Mistakes I made


I’ve
 often worried about mistakes I made when my children were young. The other day, my youngest daughter wrote a searingly honest post on her blog, prompted by the story currently in the news about a young girl who has run away with her teacher.

I’m sure that if my children sat down with me individually, they could all remind me of things I did that hurt them, or that upset them. I don’t think that will happen, but if it did, I would admit my faults, and apologise unreservedly for all the times I failed.

It occurs to me though, that we are all affected in some way by things that have happened to us during our lives. These things are part of what made us into the people we are today. Past hurts can make us determined to be better parents to our own children.

I was blessed with wonderful parents who loved me and brought me up to the absolute best of their ability. I never doubted their love, and as a young child I always believed that they knew best.

In fact as I grew and started to form my own opinions about things that I knew were not in line with theirs, I did so quietly. I’d learned that my parents had very fixed views about some things, and that it was probably easier just to keep quiet about my own differing views.

It was as a result of my upbringing that when my children reached the age of about sixteen, I started to trust them with deciding when they were going to come home. The question was always “What time will you be home?”, and never an order to be home at a certain time. It worked for us. They often came home earlier than expected, because they knew it was their decision.

It was as a result of the trust I placed in my youngest daughter at the age of sixteen that she got into the difficulties she talked about in her blog. This has affected her all her life, has contributed to the bouts of depression she has suffered from, and has ultimately shaped her into the person she is today.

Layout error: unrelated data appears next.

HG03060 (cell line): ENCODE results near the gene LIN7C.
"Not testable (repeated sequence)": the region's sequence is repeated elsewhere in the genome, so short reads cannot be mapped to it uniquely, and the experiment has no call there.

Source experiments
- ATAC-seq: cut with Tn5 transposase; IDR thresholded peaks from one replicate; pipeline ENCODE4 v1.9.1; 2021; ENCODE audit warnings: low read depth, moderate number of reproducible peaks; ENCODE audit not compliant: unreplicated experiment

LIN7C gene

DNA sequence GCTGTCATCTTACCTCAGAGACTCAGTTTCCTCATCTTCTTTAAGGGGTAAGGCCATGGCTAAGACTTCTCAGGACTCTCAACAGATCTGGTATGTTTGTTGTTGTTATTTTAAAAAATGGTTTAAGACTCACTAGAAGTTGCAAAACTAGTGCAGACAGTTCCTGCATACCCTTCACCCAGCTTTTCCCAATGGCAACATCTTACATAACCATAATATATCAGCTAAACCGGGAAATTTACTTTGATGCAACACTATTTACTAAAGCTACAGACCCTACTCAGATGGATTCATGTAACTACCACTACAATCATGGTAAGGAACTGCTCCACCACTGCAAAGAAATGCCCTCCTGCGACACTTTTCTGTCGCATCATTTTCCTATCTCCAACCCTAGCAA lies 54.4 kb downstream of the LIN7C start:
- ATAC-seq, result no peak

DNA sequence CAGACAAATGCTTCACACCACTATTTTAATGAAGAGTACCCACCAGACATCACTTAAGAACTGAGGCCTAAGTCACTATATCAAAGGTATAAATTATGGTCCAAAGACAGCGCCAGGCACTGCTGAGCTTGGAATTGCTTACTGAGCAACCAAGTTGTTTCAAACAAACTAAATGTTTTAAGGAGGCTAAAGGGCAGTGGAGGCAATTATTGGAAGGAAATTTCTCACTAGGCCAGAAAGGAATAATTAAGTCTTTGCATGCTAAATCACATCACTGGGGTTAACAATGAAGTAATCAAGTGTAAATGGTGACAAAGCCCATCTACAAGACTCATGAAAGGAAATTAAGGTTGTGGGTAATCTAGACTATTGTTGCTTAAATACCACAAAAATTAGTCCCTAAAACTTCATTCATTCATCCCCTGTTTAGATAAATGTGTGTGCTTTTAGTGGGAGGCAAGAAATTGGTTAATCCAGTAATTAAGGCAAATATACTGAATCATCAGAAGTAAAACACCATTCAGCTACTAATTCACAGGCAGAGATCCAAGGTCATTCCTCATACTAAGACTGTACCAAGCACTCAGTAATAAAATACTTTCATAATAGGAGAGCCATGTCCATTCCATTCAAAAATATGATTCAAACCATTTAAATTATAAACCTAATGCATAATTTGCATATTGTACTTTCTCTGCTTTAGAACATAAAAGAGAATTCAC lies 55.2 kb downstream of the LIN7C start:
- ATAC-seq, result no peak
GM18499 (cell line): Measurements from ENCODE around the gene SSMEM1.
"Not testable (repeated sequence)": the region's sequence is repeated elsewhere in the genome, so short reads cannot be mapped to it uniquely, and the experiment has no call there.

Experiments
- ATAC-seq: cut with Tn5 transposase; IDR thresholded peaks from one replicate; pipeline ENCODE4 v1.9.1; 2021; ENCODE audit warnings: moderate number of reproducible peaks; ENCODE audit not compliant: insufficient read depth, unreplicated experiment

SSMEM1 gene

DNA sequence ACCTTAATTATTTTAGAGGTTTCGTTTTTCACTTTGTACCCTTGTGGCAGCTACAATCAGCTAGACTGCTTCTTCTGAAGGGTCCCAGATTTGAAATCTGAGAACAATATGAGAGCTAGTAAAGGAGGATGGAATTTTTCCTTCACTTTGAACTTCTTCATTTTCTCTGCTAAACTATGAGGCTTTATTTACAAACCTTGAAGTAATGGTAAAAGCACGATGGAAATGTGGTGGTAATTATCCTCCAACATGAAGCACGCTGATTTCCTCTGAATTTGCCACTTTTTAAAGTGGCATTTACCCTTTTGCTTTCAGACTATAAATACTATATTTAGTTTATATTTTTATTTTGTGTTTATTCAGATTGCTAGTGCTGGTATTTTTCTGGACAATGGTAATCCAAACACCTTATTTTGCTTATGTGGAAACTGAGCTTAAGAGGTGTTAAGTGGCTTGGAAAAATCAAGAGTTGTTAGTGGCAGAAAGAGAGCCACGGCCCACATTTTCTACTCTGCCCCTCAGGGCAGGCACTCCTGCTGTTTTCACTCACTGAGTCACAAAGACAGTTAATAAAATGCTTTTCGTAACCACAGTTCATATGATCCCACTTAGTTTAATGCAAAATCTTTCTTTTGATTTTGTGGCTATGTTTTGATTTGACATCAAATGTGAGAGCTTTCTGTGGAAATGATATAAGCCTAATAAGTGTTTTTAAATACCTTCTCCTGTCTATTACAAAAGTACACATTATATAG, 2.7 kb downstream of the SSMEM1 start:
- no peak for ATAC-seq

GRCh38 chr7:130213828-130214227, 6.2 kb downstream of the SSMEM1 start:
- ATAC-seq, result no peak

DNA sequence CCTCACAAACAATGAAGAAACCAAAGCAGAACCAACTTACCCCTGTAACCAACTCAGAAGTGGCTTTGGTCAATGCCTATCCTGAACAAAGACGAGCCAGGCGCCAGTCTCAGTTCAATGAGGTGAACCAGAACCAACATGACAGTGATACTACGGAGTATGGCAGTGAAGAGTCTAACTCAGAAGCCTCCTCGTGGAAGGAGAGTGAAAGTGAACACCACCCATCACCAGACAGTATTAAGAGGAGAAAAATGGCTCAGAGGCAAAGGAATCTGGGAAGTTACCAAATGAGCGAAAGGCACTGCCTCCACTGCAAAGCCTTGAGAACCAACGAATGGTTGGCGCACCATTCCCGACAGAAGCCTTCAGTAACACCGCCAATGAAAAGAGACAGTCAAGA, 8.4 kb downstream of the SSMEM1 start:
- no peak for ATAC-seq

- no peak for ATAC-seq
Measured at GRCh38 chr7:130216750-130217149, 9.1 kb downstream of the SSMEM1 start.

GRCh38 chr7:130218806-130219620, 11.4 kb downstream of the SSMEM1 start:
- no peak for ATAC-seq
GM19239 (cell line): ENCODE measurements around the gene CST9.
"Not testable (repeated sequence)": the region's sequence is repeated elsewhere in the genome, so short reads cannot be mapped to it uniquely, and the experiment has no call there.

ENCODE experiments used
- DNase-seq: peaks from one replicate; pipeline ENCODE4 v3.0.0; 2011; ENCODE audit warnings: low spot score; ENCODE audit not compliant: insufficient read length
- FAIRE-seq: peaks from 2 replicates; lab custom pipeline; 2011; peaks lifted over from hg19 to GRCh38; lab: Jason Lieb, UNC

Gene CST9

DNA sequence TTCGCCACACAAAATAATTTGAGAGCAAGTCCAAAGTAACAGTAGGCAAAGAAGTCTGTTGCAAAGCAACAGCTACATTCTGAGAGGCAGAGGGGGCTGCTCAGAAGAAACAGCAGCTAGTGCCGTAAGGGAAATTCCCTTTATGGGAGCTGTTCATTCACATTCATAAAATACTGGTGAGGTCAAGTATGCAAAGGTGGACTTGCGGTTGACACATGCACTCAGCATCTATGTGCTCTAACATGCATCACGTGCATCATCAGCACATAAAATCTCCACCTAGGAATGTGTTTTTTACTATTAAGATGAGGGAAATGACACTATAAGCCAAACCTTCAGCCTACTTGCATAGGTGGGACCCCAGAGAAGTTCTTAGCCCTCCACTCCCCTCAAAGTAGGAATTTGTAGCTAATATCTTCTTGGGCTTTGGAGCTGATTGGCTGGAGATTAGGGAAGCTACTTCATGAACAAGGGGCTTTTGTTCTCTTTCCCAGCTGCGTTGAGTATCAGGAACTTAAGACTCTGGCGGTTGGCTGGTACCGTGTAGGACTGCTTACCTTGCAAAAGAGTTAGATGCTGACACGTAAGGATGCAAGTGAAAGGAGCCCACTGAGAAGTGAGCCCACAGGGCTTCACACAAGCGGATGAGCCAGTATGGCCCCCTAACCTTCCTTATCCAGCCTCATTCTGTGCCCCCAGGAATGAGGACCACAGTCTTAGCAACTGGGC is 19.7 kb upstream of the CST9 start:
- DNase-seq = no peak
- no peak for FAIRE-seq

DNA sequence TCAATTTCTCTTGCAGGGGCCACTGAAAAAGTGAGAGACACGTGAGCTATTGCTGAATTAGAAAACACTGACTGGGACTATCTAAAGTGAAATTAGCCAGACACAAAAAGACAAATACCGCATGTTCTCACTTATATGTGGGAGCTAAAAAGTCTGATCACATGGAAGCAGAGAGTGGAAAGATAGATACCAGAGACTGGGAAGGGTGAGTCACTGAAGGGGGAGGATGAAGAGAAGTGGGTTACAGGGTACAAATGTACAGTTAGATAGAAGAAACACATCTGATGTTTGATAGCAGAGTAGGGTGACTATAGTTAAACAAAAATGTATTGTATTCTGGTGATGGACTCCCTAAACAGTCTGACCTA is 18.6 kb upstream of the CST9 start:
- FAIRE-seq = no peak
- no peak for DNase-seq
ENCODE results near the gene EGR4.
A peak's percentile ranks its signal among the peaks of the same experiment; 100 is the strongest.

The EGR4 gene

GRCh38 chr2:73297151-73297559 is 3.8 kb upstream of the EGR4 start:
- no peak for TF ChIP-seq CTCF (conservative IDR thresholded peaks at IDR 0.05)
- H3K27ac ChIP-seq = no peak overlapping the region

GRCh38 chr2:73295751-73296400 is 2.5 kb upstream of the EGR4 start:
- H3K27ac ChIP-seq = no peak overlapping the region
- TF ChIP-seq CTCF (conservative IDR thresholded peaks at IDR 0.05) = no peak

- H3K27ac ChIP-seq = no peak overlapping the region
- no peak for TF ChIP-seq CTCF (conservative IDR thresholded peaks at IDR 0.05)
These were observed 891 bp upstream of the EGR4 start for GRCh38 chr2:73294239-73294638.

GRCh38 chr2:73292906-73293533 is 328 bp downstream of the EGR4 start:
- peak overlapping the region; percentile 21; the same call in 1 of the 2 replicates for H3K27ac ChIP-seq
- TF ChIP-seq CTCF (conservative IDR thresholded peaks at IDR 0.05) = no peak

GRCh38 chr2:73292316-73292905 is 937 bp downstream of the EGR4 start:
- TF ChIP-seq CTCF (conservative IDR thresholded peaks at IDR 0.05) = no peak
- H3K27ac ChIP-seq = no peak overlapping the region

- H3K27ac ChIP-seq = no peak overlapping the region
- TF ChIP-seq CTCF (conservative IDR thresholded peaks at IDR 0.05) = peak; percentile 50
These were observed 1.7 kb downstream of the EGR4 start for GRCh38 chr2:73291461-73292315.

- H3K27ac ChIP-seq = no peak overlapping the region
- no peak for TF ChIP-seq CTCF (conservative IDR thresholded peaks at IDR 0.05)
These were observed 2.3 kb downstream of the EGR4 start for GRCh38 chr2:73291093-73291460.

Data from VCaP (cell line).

Whilst I cannot say that I’m glad it happened to her, I can say that I think that it made her a more thoughtful parent to her own teen. She will always have in the back of her mind the problems that might arise if he’s allowed to be in the company of some other adults too much. She will be watching for problems. She won’t automatically trust other parents with her child, as I did when she was sixteen…. and she might not expect her teen to be able to cope with making his own decisions when he is that age.

Perhaps as a result of her experiences, my daughter will be more like my parents were …she’ll have learned from my “mistakes” just as I learned how to parent from what I perceived to be their mistakes. Who knows? Maybe that’s why there’s such a bond between Grandparents and Grandchildren!

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Chains of connection

For some time now I’ve been reading and enjoying my younger daughter’s blog. I’ve been constantly surprised by the new insights I’ve gained into the life she lives, and sometimes by the way she thinks, but mainly I’ve been delighted to follow the way her children are growing and developing. It keeps them close to me despite the fact that they live about 200 miles away.

When my husband said he could help me set up my own blog, I thought at first it would be difficult to know what to write, but as I tend to be a bit opinionated , I think perhaps I won’t find it too difficult.

For today, I want to talk about how it felt when I was first told that I was going to be a Grandparent, nearly twenty years ago now. It came at a very sad time in my life, the news being given in the phone call I had made to my eldest son to tell him that his father and I were splitting up. So on the one hand I was terribly upset, and then I was being given this utterly joyous news.

Up until then I had given little thought to Grandchildren and to their relationships with their Grandparents, beyond the very happy memories I had of my own Grandparents. Suddenly all those jokes came back to me,about Grandparents and their obsessions with their Grandchildren, their boasting and their photographs. 

I started to think about something my Father had said to me about something entirely different. He had been talking to me about The Book of Common Prayer. He said he liked to go to services where they used these old  prayers, because they gave him a connection to his ancestors, who would have said the same prayers, used the same words, followed the same services.